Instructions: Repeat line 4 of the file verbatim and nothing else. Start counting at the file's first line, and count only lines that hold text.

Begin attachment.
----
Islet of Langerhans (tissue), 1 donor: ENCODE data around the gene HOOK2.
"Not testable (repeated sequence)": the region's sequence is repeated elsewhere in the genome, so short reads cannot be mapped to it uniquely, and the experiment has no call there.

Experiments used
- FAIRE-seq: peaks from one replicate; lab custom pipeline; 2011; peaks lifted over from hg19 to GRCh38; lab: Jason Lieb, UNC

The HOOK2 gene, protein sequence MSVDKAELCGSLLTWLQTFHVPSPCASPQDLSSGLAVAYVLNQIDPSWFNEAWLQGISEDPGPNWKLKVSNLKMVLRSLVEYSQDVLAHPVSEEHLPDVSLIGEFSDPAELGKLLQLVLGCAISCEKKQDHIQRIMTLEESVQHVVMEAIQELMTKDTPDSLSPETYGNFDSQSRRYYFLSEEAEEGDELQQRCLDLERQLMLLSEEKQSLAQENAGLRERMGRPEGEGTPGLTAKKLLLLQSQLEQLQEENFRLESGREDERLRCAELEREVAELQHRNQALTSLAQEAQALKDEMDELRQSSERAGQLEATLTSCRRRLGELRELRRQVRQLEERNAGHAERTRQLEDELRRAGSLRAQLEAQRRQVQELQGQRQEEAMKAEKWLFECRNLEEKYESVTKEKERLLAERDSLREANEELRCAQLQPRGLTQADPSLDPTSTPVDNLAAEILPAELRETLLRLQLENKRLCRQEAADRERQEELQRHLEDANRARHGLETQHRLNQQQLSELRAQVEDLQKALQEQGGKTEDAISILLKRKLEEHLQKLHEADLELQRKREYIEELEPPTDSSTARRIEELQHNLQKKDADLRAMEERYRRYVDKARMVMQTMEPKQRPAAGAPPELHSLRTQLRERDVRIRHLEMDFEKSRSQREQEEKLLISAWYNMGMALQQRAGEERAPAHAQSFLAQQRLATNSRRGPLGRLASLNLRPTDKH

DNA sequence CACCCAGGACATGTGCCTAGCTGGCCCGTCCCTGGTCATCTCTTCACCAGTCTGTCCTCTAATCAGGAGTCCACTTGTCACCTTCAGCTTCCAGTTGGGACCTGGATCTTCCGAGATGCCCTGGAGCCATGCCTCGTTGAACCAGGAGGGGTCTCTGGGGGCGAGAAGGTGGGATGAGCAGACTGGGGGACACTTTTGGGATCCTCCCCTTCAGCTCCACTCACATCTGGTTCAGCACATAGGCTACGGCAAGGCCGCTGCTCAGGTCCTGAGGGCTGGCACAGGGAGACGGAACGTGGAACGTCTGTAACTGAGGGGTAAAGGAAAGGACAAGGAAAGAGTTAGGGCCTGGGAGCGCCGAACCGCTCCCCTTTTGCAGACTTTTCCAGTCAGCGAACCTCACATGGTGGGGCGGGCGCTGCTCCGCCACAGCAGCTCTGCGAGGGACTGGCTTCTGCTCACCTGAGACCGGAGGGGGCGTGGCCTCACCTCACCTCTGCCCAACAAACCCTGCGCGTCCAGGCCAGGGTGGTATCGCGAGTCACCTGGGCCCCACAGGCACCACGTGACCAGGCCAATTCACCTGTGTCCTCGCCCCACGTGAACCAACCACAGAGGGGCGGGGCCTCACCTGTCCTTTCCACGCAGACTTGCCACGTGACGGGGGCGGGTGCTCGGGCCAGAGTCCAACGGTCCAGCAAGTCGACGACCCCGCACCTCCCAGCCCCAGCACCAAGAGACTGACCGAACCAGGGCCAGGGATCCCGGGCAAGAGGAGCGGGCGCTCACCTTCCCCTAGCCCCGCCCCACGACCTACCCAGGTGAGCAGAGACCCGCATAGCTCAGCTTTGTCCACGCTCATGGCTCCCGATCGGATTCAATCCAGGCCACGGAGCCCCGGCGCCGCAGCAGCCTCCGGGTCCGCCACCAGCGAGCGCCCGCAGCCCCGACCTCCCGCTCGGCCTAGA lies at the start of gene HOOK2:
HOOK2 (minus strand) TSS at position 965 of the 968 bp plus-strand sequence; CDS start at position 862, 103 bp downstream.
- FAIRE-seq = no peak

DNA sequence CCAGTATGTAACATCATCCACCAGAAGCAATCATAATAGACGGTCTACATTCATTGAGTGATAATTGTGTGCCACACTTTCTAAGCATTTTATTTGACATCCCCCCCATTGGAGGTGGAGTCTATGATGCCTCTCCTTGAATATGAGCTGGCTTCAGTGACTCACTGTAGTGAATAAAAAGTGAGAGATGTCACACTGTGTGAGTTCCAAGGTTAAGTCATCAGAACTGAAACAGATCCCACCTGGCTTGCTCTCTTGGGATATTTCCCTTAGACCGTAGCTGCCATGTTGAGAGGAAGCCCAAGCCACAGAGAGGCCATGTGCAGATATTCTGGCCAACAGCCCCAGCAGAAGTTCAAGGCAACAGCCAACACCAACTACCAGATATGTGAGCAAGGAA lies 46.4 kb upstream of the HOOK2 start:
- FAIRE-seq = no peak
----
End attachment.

- FAIRE-seq: peaks from one replicate; lab custom pipeline; 2011; peaks lifted over from hg19 to GRCh38; lab: Jason Lieb, UNC